2018 2

(If you can see a road going up the side of the hill on the left… that’s a Spanish road.)

There could a problem with the internet and phones… but I spotted a cafe when we were winding our way down here, maybe they have wifi. It’s the weekend so one night without internet connection will be fine, right, Denis? I can hear hens crowing and pigeons cooing and tiny birds chirping. And just over the water is Spain. There’s a bridge, we could even visit.

2018 3

(What’s this?)

There’s a strange fruit growing at the far end of the car park. Could it be figs? Well, there’s another thing to imagine – figs growing in the car park by the river. The man in the yellow boat from the first pictures is working in his vegetable garden in Spain. He must have dropped over to Portugal earlier to have a coffee. I see he has a chair waiting for him when he’s finished work. Oh hang on he’s taking out a fishing rod. He’s moving the chair closer to the river bank. He’s taking a long time to sort out the fishing equipment.

2018 6

(There’s a rusty old winch machine near us)

I took my eyes off my man in Spain for a moment and he’s disappeared. I am feeling a strange sense of responsibility for him, no one else is watching him. What if he falls into the river? It’s ok, he’s back in the garden. Must have just been taking a break with the fishing rod.

From my patrol station on the Portuguese/Spanish border, Mairead.

ps Linda (remember who gave me the craft kit?) is running a great workshop in Glendalough next weekend (21/04/18) called MindCraft. There’ll be mindfulness and stories, you’ll learn how to make pebble craft pictures and quilling and you get a lovely lunch. Find out more on (or on the Facebook page.) It’s a fun day and you go home with your very own work of art! Tell Linda I sent you and she might forgive me for swanning off to Portugal!

pps My man in Spain is safely sitting in his chair, fishing.

My dark January.

14 1a

(From winter in Cashel 2010)

It’s January. For me that’s the time of year when my energy is at its lowest. When the winter has been long enough and I want some spring….. now! I want it now like my two-year old self wanted chocolate…. but Spring’s not ready yet. So I have to practice patience.

14 1b

(Spider art)

I thought this year it would be different. I am occupied and preoccupied by my course and I thought that would help me forget it was still winter. It hasn’t. Instead it’s shown up further “issues”. When I’m lacking patience with winter I also lack patience with everything else I meet. I am lacking patience with the accounts (my old foe), with my latest assignments, with housework, with bills, with Denis, with myself.

14 1d

(The lovely side of winter)

I had forgotten it all started with January and I was thinking, “these blasted accounts again”, “how can I ever get this history of art done?”, “when does housework finish?”….. but these are not the problem. In fact there is no problem, I just miss the light. I miss getting up after sunrise and having dinner before sunset, I want more time with the light. So I must choose… between making problems out of normal life and accepting the season called winter.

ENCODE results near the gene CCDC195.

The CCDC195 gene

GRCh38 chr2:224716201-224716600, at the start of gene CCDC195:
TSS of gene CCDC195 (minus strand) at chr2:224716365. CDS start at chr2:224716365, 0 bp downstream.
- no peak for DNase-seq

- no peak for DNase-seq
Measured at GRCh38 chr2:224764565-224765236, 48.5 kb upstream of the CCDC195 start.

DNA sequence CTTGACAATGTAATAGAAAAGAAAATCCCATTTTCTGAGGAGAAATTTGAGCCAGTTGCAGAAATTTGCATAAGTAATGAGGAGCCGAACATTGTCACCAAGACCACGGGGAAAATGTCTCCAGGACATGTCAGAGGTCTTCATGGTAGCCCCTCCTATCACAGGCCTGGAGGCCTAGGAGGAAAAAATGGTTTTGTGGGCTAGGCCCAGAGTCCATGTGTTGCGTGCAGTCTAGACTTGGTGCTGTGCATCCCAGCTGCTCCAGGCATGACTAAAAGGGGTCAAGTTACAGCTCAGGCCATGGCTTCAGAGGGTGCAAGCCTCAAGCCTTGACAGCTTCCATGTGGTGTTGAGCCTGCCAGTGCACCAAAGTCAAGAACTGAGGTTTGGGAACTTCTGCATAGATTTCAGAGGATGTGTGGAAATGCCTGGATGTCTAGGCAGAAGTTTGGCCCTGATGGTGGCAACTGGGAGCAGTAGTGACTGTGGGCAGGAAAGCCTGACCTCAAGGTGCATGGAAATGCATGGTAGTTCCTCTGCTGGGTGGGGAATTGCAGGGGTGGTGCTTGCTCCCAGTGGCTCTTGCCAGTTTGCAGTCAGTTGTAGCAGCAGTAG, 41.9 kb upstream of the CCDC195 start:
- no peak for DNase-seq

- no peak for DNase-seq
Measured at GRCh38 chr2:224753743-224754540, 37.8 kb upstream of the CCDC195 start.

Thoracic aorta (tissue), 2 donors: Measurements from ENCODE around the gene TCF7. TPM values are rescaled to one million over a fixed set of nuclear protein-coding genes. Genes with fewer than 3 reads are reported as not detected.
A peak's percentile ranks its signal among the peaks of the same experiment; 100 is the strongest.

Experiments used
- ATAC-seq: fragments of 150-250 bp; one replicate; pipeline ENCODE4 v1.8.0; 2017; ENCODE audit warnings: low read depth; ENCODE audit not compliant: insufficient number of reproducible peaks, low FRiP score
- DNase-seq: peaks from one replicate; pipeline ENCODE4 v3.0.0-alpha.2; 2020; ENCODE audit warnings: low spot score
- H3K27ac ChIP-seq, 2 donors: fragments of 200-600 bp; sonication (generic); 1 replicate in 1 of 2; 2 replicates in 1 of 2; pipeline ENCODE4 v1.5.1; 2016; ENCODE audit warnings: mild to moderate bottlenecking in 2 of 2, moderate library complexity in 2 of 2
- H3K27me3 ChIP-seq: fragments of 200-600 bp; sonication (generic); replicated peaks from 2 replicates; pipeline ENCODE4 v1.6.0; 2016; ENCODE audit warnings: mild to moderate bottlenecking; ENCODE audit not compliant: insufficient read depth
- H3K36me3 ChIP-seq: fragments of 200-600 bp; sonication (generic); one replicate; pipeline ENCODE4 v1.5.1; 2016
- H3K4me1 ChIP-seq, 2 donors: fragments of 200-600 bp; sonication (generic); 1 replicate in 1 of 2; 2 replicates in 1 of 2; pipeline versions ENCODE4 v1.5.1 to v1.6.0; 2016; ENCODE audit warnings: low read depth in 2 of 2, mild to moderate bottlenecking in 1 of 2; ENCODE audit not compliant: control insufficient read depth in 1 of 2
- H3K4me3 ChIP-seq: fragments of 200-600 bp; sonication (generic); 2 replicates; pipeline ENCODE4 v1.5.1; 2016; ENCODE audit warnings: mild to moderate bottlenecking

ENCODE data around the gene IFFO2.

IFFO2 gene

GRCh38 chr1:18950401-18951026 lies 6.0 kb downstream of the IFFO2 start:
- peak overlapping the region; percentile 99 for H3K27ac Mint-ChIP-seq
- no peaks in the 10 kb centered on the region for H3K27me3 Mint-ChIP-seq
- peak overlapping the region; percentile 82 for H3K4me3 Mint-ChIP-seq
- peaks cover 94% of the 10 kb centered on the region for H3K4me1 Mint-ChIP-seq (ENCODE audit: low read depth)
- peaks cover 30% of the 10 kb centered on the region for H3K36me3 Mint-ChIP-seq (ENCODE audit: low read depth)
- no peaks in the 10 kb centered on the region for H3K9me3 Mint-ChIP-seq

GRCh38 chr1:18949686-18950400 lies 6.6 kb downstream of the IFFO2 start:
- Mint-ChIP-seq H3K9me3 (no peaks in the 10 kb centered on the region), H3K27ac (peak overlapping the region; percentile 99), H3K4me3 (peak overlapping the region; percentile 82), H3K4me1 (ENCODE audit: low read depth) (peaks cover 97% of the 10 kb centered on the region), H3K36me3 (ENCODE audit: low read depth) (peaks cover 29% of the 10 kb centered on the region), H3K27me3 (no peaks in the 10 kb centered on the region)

I want to choose to accept winter…. how hard can it be? Mairead.

The Botanic Gardens in the rain.

27 9a

(The Botanic Gardens in Dublin)

I went to visit the Botanic Gardens in Dublin last Monday. Although it’s less than an hour away I’d never been before. Not for the first time I’ve contemplated going on holidays to my own house and discovering what the area holds…. but that’s for another time. Monday’s visit was in connection with a course I’m attending.

27 9f

(Beautiful shapes in the glasshouses)

It was a cold, wet day but because of the huge glasshouses there’s plenty of inside space. Also, I had my umbrella for the sprints between glasshouses. Unlike my usual tours this one wasn’t about the place. I don’t know who created this beautiful place. I don’t know how old it is. I don’t know how many acres it spans. This tour was about noticing what’s here…. now.

27 9g

(More beautiful shapes)

There was an art exhibition in a big room over the restaurant (there was lovely sweet potato soup in the restaurant). There were huge plants in the Palm house. There were fly-catching plants in another glasshouse… and there was lots of soft rain.

27 9c

(Unusual plant attached to tree bark hanging from a post)

My assignment for my coursework was to take pictures of, and to sketch…. the things that attracted me. Taking pictures was easy, sketching not so… but half the work is taking out the pen and paper and starting…. and quarter of the work is getting over the shame when your sketch looks nothing like the object you’re sketching……

Start… now, Mairead.

Swirling currents and calm patches while we’re here.

09 8a

(Part of Grey Abbey)

After the Physic Garden we wandered around Grey Abbey. It’s in ruins now with only a few walls still standing, but there are helpful drawings dotted around to show us what it looked like when it was fully functioning. There is also an interpretative centre to explain how things might have been in the community and in Ireland at that time. It was a very peaceful place with only the four of us… along with the trees, a carpet of grass, birdsong, the headstones…. and possibly some spirits! We wandered from headstone to headstone and from building to building getting a feeling for what was here before us.